Readability – How did I get there? And is readability really important?
I have a dual role in adult literacy. My employment as a Senior Researcher in the School of Education at Edith Cowan University has enabled me to consider a range of issues around learning. My role as a volunteer with Read Write Now (RWN) working with adults who seek support for literacy challenges has intersected on several occasions with my role as a researcher. In previous roles I have worked as a VET educator and as an educator within a West Australian prison. I have been involved in adult education for over 20 years.
Accordingly, I was aware of the Programme for the International Assessment of Adult Competencies (PIAAC) data that indicated the high proportion (about 44%) of Australian adults with challenges in literacy. If documents are written at a level that is higher than the ability of half the population, there is an equity issue in relation to the distribution of knowledge.
So how did I first get involved in readability – it was the result of a request from a RWN student who sought assistance in understanding their child’s school report. This piqued my interest as the report was full of jargon that even I did not understand and could barely decipher – which raises another issue about literacy and how communication is undertaken by schools.
Then COVID-19 came along and provided an opportunity to investigate how well online written communications were being presented. An investigation of government websites in Australia, the United Kingdom (UK), and the United States of America (USA) together with the international World Health Organisation was undertaken. The target ‘readings’ were those that were clearly for the use of the general public rather than health professionals.
The Cambridge Dictionary has described readability as “the quality of being easy and enjoyable to read”. Readability scores are calculated through mathematical formulae and some of the early work in this area was conducted by Rudolph Flesch as early as 1948. His formulae are still well-used today. There are a range of formulae available, but the Simple Measure of Gobbledygook (SMOG) developed by G. Harry McLaughlin in 1969 and Flesch formulae are two of the most commonly used.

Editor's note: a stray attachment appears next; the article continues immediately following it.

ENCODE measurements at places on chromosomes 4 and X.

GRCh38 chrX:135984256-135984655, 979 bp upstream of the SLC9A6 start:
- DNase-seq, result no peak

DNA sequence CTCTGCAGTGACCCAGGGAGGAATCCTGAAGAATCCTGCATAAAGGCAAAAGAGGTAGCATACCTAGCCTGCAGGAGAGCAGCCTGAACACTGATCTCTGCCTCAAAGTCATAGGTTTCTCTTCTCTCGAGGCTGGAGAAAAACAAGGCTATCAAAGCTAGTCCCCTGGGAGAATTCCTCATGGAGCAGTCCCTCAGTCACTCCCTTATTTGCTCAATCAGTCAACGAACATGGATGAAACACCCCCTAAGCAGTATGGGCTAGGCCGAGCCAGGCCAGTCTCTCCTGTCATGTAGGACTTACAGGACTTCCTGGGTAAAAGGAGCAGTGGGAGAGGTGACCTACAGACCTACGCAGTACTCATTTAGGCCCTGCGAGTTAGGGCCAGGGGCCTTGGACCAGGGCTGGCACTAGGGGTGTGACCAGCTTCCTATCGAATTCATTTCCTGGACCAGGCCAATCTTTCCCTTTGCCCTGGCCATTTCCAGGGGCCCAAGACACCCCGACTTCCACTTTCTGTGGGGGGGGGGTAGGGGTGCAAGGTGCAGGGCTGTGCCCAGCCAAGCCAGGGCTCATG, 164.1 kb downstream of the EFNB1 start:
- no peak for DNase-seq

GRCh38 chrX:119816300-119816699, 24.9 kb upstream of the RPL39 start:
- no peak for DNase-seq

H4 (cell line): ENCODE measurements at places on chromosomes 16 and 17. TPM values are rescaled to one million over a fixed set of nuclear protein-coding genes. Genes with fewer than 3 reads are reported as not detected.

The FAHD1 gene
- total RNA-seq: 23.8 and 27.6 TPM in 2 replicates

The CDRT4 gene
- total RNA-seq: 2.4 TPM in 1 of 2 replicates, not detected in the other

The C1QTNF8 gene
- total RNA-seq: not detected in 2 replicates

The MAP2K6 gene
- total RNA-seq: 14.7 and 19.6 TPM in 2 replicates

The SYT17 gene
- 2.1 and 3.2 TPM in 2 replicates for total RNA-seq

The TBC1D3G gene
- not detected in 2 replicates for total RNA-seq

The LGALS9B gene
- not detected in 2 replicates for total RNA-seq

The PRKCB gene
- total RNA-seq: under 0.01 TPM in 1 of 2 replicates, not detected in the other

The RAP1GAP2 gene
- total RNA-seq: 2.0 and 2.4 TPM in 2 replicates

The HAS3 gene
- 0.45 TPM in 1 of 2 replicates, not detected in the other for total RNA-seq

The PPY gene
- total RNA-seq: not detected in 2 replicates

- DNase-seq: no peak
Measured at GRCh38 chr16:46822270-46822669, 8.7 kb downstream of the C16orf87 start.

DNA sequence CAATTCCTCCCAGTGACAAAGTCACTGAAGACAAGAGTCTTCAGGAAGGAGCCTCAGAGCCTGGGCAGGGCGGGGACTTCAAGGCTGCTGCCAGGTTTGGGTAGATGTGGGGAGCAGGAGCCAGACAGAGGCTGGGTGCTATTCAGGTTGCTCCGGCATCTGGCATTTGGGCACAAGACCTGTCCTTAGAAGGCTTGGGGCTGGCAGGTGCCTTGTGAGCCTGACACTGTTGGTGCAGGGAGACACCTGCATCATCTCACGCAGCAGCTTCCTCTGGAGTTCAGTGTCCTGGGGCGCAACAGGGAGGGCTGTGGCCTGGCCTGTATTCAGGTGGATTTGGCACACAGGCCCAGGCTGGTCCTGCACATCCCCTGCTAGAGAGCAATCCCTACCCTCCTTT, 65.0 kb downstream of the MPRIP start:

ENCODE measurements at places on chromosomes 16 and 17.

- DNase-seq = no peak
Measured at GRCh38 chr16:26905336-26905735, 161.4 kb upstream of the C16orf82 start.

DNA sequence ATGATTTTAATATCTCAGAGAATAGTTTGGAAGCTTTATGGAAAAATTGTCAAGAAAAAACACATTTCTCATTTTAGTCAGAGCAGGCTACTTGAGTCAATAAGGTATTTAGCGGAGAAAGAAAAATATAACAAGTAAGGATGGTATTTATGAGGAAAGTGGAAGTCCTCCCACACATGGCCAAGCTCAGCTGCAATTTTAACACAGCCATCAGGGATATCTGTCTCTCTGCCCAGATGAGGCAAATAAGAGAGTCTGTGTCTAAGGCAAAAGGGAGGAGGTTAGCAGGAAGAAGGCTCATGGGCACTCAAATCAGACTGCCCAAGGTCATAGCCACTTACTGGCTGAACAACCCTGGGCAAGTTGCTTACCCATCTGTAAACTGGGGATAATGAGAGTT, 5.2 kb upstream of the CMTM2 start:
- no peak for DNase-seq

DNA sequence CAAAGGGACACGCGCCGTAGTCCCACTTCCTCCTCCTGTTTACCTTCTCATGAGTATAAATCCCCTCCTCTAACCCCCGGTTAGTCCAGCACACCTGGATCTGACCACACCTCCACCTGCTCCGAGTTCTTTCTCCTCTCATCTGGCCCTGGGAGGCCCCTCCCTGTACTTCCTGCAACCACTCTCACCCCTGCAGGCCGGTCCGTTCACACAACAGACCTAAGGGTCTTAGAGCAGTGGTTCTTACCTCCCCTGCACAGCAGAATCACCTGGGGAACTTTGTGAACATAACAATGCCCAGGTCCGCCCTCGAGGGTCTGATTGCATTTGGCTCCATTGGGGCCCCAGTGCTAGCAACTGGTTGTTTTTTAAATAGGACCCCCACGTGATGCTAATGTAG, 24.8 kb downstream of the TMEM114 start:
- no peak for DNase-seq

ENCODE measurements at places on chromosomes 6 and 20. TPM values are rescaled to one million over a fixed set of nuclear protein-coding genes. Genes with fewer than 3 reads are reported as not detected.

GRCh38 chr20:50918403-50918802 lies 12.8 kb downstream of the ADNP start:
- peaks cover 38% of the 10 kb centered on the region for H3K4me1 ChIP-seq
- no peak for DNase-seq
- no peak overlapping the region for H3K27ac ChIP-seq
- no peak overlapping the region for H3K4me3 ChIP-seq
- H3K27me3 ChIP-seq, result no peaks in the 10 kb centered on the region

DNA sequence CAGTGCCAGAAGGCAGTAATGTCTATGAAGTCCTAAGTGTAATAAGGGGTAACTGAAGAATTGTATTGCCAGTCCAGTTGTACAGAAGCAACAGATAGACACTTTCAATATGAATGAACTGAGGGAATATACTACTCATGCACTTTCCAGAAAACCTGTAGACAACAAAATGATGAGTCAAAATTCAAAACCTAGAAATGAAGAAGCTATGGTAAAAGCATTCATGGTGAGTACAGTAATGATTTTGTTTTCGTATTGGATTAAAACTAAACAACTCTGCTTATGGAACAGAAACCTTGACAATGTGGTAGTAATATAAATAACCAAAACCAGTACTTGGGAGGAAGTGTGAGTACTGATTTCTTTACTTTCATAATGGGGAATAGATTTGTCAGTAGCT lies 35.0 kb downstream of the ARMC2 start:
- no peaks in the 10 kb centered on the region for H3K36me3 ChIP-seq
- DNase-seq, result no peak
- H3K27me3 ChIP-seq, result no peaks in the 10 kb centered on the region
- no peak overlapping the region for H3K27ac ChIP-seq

Our results on the assessment of the readability indicated that none of the documents assessed were written at a level that was considered accessible. Accessibility for literacy is different across the three jurisdictions with age nine years the standard in the UK, Grade 6 the standard in the USA, and Year 8 in Australia. Our paper which is available at no cost can be viewed at doi:10.1111/1753-6405.13066 or a shorter version at https://theconversation.com/most-government-information-on-covid-19-is-too-hard-for-the-average-australian-to-understand-153878.
These findings have inspired me to continue researching readability – there are so many examples of where readability is important, and I am currently investigating a range of contexts. The main aim of this program of research is to target professionals who write the material, therefore the work is (hopefully) more likely to be published in discipline specific areas rather than in the area of literacy.
And is readability really important?
There are limitations to the usefulness of readability. It is only part of the communication process. In some disciplines, such as Occupational Health and Safety, there is a high tendency to provide support for readers/employees through diagrams and/or pictures. One could argue that in such cases the words used are unimportant. However, there are some situations where pictorial representations may be more difficult to use – and do we want to reduce the literacy level of our community further by moving to pictorial representations as the only part of the communication process?